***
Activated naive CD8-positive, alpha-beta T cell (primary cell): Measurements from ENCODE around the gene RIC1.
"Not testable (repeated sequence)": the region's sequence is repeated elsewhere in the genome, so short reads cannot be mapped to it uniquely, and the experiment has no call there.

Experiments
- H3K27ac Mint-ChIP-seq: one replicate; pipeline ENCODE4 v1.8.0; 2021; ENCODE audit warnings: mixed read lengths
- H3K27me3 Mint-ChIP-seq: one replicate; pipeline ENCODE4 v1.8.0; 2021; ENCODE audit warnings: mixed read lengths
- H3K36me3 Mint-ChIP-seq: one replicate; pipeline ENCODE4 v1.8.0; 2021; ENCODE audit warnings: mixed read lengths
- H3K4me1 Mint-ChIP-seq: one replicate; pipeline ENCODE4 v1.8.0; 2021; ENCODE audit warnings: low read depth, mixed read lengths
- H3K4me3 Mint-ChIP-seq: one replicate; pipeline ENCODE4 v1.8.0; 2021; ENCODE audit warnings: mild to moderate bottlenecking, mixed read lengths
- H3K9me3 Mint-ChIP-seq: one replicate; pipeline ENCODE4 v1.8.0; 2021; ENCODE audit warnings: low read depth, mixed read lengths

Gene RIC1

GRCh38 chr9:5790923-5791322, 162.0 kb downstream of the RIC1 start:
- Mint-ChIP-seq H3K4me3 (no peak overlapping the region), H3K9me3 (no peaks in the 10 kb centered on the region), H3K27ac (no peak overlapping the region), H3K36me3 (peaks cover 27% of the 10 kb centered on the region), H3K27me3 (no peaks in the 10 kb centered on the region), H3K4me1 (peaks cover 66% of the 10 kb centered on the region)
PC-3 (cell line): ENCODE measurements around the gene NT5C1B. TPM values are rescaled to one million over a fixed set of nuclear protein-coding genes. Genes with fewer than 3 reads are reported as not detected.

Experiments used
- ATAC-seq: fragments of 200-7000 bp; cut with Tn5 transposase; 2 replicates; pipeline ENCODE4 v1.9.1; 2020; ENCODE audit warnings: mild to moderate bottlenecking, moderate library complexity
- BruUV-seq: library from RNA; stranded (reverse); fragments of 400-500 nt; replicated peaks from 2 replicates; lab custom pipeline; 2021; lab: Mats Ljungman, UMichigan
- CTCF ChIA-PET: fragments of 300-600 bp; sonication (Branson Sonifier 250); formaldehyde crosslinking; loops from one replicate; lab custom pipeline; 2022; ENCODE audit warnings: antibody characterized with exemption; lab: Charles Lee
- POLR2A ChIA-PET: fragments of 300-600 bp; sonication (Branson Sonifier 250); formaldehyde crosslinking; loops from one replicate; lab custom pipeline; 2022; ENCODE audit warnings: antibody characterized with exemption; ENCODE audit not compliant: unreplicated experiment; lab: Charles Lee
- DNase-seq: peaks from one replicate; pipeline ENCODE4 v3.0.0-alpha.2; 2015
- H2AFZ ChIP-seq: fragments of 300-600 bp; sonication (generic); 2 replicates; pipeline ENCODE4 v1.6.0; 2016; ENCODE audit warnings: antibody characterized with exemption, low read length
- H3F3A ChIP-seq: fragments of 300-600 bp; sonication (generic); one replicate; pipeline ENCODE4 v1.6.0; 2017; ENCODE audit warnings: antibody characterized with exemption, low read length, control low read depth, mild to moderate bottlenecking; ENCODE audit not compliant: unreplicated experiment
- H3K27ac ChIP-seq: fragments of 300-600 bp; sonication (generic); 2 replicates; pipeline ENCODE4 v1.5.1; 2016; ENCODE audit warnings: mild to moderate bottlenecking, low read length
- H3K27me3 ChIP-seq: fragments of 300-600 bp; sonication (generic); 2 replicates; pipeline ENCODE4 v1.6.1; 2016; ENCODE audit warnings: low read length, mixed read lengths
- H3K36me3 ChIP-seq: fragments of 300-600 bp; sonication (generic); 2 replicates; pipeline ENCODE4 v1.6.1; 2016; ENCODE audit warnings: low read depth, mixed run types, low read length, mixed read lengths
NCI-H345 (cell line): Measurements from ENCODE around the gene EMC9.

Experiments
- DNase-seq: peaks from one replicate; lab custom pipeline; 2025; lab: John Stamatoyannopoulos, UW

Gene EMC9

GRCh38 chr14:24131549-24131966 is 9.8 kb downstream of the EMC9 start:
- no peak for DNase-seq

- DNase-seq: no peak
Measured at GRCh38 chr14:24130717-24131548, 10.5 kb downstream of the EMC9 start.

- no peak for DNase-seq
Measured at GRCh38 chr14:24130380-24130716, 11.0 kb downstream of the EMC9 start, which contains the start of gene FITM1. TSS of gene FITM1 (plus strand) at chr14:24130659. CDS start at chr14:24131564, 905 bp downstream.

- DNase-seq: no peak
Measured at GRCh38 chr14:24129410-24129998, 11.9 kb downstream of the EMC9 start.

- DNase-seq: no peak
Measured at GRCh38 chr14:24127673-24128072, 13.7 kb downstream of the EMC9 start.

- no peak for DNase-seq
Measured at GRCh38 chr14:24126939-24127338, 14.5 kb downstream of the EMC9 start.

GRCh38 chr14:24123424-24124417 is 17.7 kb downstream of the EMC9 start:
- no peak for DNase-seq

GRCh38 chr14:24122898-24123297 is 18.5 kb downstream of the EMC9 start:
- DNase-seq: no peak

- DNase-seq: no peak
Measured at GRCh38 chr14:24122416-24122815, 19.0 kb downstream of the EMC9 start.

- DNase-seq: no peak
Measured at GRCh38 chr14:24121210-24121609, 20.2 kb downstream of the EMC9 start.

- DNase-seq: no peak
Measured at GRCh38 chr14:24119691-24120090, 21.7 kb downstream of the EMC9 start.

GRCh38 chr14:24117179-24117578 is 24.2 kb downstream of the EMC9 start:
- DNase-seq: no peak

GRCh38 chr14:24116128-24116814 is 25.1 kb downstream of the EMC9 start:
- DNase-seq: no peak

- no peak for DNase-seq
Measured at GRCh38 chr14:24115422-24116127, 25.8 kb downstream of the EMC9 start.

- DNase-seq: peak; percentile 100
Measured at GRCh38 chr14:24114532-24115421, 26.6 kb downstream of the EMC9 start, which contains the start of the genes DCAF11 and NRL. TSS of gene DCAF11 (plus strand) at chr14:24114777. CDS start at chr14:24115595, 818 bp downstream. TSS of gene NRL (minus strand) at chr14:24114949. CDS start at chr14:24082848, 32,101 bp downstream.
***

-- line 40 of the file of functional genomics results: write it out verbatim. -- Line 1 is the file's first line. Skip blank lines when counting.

Measured at GRCh38 chr14:24126939-24127338, 14.5 kb downstream of the EMC9 start.